Throwback Thursday: Make a Sun Print

Explore the earliest pre-photography techniques in this craft from home activity 

Media - 1994.91.91 - SAAM-1994.91.91_1 - 82872
Bertha E. Jaques, Elderberry Blossoms, 1910, cyanotype photogram, Smithsonian American Art Museum, Museum purchase from the Charles Isaacs Collection made possible in part by the Luisita L. and Franz H. Denghausen Endowment, 1994.91.91

We have had photography on our minds this summer at SAAM. First, we opened Welcome Home: A Portrait of East Baltimore, 1975-1980, a photography survey that captures a changing American neighborhood through the eyes of three women photographers. Most recently, we announced that SAAM has acquired a rare collection of early daguerreotypes from three African American photographers. So, for this Throwback Thursday, we invite you to soak up the last of the summer sun with a photography-inspired craft from our very own craft master.

Did you know that you can recreate your own version of a photography predecessor with just construction paper and sunlight? You can with a sun print! This simple paper-fading project is related in process to cyanotypes, like Elderberry Blossoms by Bertha E. Jaques. We’ll use construction paper; cyanotypes use an iron-based solution on paper or fabric that reacts to light and causes an untreated area of the paper to turn blue—like you see in a blueprint or in the artwork above. This early process led to the development of more stable photographic processes that gave us photographs as we know them today.

To make a sun print, you’ll need the following supplies:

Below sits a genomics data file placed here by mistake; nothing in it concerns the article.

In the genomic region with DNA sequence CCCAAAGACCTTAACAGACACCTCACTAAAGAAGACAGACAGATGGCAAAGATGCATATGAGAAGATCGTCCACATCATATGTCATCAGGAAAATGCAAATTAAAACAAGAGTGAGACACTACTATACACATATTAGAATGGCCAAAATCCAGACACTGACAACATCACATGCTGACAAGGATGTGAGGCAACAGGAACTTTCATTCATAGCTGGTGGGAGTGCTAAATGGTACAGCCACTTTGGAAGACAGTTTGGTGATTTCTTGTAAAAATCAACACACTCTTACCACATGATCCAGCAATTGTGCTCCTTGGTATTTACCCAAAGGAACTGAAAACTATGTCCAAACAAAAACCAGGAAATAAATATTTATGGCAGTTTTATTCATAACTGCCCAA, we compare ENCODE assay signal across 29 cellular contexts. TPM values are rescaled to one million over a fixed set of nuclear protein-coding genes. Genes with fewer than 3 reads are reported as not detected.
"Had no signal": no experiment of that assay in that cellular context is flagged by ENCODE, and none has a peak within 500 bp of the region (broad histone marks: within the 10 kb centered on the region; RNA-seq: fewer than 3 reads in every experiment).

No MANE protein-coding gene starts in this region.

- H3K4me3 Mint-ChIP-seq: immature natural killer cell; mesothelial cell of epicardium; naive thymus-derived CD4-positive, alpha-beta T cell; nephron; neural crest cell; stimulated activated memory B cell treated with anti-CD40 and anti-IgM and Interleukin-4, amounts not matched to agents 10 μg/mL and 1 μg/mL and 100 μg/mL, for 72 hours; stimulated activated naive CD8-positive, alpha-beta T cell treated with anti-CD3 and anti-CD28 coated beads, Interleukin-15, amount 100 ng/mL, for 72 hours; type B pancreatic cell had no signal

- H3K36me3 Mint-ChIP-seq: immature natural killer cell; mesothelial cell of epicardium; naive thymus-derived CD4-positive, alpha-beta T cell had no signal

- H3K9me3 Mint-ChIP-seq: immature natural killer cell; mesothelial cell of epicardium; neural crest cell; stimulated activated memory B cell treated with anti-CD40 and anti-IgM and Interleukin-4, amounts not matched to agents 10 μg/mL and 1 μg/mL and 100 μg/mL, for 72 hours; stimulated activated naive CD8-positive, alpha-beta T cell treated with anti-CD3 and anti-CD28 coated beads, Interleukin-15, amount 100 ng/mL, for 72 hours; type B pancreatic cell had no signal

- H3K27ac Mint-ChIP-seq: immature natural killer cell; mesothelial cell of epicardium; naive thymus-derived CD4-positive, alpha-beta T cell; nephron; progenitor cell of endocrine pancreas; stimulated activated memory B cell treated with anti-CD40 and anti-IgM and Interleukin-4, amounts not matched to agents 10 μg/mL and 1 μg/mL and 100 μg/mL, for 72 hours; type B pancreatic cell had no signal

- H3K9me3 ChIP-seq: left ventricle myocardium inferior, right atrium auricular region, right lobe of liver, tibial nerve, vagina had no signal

• Scissors
  • Heavy scrap paper (cardboard, magazine, paper board)
  • Construction paper
  • Plastic wrap
  • Rocks or bricks
  • Sunlight
A photo of shapes cut out on a piece of paper with rocks holding it down.

Letting the sun do its work. Photos by Gloria Kenyon.

Plan your design and cut it out from the scrap paper.

Lay the cut outs on top of the construction paper; do not tape or glue.

Wrap the entire paper in plastic wrap.

Lay the paper in the sun; pick a place that will stay sunny for at least 6+ hours. If good weather is expected for multiple days, you can leave it for longer.

Set bricks or stones at the edges to hold everything in place. (This is not a great project for a windy day.)

Come back after 6-plus hours and remove the plastic wrap and cut outs. Admire your new print!

A sunprint artwork

Suitable for framing. Your sun print is ready.

Share your sun prints with us @americanart We'll be publishing another at-home craft with the craft master soon. In the meantime, check out our video library of crafting projects from past Handi-hour events.

Learn more about SAAM's rich holdings in photography, including cyanotypes.  


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